What makes the third Zelda game a perfect bridge between old and new?
In terms of titles, The Legend of Zelda: A Link to the Past is an all-timer. It alludes to time travel in a delicious pun on its plucky protagonist, but what’s even better than its supremely effective title is the game behind it. The Super Nintendo would be home to many quintessential entries, from Super Mario World to Super Metroid, but A Link to the Past didn’t need “Super” in its name to be much more superlative than that adjective could convey. Every 2D Zelda title that came before and has come since is compared to this 16-bit masterpiece, one that is every bit as entertaining now as it was in April of 1992, a mere eight months after the launch of the SNES. An almost 30-year-old entry in one of gaming’s most storied franchises, A Link to the Past might not be everyone’s first or favourite Zelda game, but without a doubt it remains a timeless classic.
The story of how I acquired this particular cartridge is an odd one, which I’ll share with brevity. As the weather began to warm up in the middle months of my westcoast Canadian home, the families in my neighbourhood would have garage sales every couple weekends. I guess you could say they were spring cleaning, but such a phrase wouldn’t have a ton of significance to seven-year-old me. What did interest me, however, was checking out each yard sale for electronics, video games in particular. As it so happened, just a few doors down from my house, a neighbour was selling what I believe were sealed copies of Super Ghouls ‘n Ghosts and The Legend of Zelda: A Link to the Past, in that unmistakable gold box. While I would be tempted by and eventually own both, it was the third Zelda title that I couldn’t help but gravitate towards after spending so many hours enjoying the first two games on my NES. I had also played Ghosts ‘N Goblins at some point prior to this, but its punishing difficulty may have also swayed me towards another trip to Hyrule. I’ll also give credit to Nintendo Power and assorted flyers tucked inside Super Nintendo game boxes for making me even more excited for A Link to the Past.
The opening is atmospheric and full of tension. As the rain beats down outside, Zelda speaks to you telepathically and spurs you to action. You follow your uncle towards the Hyrule Castle and gain entry through a shortcut hidden under a bush. Replaying the game just recently, these moments are still full of power and purpose, as if you and Link are driven forward through intuition and muscle memory rather than any type of deliberate choice. What struck me the most playing the game through again on the Nintendo Switch Online service was the way in which the setting of Hyrule, both in the Light World and the Dark World, is so evocative and captivating. Secrets, enemies, dungeons, and other characters fill both worlds to the brim; nearly every screen has an eventfulness to it. It’s so easy to be pulled away from your main objective, even if it's prominently displayed on the map, because walls invite you to bomb them; characters invite you to assist them; enemies challenge you to duel them.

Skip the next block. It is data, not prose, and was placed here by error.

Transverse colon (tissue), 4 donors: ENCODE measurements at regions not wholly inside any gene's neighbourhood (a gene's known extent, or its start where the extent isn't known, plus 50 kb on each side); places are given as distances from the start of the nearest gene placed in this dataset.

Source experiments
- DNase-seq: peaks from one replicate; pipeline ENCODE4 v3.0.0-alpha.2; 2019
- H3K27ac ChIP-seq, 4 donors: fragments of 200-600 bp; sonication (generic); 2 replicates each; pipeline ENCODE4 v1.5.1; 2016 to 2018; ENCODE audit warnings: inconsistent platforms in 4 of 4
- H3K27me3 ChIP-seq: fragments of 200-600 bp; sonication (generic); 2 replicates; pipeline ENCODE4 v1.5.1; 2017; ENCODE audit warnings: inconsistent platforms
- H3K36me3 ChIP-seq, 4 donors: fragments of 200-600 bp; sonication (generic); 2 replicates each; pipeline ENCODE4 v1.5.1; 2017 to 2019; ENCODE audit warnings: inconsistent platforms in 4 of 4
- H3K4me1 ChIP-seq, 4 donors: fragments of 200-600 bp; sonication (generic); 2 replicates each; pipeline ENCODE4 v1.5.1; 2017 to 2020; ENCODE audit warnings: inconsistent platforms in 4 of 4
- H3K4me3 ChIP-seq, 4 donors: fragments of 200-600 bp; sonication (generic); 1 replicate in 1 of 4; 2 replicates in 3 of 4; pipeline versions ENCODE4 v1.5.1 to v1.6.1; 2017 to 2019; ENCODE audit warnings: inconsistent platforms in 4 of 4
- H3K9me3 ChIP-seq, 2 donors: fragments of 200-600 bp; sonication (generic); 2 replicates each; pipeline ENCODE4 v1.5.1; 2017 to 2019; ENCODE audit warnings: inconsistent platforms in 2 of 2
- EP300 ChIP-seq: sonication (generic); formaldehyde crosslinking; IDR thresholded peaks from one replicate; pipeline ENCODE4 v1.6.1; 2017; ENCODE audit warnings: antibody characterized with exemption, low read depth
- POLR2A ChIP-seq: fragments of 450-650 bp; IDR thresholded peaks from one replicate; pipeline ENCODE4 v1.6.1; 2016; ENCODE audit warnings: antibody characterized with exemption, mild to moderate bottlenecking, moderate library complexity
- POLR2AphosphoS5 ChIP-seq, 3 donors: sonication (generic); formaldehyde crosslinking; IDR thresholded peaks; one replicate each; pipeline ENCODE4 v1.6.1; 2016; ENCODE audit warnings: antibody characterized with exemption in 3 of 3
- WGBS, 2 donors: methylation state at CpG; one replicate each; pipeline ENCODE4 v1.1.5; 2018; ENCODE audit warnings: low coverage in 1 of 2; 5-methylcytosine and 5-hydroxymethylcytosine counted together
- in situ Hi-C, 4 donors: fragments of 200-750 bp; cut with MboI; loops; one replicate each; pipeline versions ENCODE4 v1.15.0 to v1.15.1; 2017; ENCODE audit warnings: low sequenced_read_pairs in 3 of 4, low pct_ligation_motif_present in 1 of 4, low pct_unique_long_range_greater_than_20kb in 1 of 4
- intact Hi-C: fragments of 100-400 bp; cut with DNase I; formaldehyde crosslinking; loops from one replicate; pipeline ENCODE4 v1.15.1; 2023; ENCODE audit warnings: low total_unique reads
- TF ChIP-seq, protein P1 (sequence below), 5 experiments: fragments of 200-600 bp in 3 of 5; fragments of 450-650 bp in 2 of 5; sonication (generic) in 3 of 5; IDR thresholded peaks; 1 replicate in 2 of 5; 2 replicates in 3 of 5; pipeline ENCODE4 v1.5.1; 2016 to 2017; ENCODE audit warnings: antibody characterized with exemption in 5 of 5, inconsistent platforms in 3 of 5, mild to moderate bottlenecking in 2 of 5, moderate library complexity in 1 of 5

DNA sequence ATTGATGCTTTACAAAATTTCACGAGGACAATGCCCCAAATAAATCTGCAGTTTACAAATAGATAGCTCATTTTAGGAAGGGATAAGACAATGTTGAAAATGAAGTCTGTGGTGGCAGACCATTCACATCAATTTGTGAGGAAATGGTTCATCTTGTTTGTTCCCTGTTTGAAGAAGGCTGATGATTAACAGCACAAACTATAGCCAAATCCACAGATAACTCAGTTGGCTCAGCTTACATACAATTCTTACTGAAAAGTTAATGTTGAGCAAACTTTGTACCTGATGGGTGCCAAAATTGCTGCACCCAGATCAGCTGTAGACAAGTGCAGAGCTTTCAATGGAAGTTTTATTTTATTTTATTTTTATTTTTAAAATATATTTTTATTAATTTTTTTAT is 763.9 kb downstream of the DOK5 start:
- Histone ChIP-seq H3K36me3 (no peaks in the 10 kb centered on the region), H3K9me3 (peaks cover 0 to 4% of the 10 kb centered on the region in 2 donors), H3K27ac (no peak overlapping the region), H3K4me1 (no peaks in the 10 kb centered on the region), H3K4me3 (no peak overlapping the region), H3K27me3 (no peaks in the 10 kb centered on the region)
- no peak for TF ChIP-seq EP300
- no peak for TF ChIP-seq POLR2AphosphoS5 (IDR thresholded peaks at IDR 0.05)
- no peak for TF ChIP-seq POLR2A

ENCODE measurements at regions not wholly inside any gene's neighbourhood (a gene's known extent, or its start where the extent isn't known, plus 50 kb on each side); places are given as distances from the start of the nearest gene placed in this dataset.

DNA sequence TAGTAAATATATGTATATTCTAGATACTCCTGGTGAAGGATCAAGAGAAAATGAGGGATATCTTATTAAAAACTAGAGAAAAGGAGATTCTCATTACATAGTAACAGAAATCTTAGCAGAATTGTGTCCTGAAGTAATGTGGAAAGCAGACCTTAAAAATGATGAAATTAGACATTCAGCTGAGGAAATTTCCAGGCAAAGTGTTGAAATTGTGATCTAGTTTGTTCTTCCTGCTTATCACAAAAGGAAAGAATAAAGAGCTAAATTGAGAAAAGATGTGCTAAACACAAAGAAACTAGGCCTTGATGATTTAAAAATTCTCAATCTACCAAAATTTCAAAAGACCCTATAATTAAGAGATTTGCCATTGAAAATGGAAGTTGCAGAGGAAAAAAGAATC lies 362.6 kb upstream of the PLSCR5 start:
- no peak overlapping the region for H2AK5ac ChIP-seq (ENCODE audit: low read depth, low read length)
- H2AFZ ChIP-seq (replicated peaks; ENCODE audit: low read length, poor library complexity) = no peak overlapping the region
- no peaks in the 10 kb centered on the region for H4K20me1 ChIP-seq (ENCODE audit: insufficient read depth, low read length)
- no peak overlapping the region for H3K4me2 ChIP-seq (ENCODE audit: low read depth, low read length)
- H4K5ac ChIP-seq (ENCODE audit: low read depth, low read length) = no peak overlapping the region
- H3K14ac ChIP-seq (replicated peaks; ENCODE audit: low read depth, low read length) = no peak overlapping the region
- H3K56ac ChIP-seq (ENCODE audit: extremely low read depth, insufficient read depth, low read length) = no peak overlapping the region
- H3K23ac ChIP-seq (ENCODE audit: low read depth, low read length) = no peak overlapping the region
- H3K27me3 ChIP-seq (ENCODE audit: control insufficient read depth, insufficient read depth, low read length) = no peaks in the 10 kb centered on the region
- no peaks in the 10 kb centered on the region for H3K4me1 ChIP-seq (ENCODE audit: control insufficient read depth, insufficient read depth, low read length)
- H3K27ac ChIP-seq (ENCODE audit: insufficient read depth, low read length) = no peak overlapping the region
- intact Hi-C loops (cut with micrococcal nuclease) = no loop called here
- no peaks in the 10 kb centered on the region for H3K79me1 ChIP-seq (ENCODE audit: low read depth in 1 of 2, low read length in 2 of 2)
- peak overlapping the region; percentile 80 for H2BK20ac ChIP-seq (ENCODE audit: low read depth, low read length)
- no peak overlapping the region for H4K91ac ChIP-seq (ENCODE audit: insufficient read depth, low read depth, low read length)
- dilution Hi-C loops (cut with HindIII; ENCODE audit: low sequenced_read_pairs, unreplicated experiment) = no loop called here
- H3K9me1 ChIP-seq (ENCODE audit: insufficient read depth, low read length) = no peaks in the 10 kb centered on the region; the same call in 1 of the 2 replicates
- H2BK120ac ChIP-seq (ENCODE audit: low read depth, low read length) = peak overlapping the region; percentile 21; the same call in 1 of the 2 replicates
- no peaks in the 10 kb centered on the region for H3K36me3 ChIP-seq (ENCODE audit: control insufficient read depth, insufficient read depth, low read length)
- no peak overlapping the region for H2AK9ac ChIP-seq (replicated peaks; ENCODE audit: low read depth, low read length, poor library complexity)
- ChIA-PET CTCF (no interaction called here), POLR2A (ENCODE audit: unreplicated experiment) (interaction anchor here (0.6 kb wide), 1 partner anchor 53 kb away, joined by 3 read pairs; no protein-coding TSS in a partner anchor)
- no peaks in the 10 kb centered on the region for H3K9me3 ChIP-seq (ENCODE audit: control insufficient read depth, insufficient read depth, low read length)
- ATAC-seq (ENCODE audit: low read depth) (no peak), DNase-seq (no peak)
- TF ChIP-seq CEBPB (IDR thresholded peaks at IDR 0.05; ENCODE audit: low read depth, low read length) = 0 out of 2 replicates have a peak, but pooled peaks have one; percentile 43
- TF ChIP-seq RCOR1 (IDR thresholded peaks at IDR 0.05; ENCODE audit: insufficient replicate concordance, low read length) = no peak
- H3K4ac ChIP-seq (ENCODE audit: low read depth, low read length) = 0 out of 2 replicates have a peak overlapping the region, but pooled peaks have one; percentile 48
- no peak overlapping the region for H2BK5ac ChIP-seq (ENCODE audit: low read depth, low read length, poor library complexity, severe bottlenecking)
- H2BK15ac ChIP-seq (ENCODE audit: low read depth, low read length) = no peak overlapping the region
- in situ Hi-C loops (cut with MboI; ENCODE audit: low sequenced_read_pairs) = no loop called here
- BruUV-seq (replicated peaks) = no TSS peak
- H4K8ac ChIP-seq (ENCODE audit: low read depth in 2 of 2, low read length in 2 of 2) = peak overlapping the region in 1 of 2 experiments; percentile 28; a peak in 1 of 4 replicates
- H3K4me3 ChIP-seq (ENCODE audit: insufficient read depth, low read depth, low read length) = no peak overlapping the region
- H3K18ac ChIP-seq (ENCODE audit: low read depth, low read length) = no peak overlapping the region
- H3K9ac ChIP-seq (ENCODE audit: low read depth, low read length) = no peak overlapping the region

The true heart of A Link to the Past is its dungeons. Even if some of them pale in comparison to what would come after, their design, presentation, and challenge are still compelling today. Their frustrating elements are fleeting, and completing one continues to grant that genuine sense of accomplishment. The three Light World dungeons are simple and serve as a sort of tutorial for the rest of the game. Finding the bow and defeating the Armos Knights to win the Pendant of Courage isn’t a monumental task; it prepares you for the overall formula. After all, this is the first, and as it turns out, only Zelda game on Nintendo’s 16-bit home console, so there are bound to be at least as many new players as old. The Dark World dungeons feature interesting puzzles like transforming a false maiden into a boss by shining sunlight on it and using the power of special medallions to open up the final three dungeons. Literal darkness becomes a more prominent element, and even the most seasoned players can be tested if they don't collect enough heart containers or items.
Sidequests are plentiful, chief among them the pursuit of heart containers to extend your health meter. They function as a worthwhile reward for exploring and paying attention to your surroundings. I noticed the same type of environmental clues as we would see in Breath of the Wild: circles of flowers and collections of spikes in the ground often indicated a secret nearby. Characters you meet throughout the world offer scores of hints to help you on your main quest to stop Ganon, but they also push you towards hidden items. Even if said hints can be cryptic from time to time, they never approach the level of inscrutability we saw in the original Legend of Zelda.
Replaying A Link to the Past was an exercise in retracing my steps. If at any point I was lost, the feeling never lasted long as memories of where to go and what to do came flooding back. I even encountered a few fun mishaps, like completing a dungeon without getting the Red Tunic or facing Ganon without the Silver Arrows. Thank goodness for the rewind function! Regardless, a gorgeous art style, incredible gameplay, and unforgettable world culminate in an action-adventure experience that stands the test of time. A Link to the Past is that and more; an indelible mark on Nintendo's storied history and a game that should be a permanent staple of your backlog. It is truly a Legend of Zelda.